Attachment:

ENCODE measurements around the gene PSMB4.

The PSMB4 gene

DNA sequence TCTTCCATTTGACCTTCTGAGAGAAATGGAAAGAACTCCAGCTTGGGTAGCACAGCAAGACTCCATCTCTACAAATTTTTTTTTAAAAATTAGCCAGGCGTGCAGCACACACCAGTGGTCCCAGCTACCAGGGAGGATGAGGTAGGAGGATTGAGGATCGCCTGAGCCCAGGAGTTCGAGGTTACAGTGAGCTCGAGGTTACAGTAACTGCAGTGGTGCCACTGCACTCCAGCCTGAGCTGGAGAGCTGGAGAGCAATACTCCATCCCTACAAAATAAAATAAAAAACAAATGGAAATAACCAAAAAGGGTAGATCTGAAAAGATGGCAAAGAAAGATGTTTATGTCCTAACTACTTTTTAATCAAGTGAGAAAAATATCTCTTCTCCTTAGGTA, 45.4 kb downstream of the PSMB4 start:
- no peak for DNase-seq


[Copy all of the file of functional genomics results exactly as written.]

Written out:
ENCODE measurements around the gene PSMB4.

The PSMB4 gene

DNA sequence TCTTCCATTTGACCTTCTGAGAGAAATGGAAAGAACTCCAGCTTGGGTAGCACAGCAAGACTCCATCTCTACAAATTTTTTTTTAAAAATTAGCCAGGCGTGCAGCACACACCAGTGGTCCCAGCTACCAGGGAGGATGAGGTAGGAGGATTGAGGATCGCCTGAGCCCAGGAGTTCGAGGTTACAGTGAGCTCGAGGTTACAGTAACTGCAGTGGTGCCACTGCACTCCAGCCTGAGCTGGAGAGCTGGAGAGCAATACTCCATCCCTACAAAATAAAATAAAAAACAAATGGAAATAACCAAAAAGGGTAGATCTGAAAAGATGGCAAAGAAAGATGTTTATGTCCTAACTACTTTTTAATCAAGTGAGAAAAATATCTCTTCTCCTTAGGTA, 45.4 kb downstream of the PSMB4 start:
- no peak for DNase-seq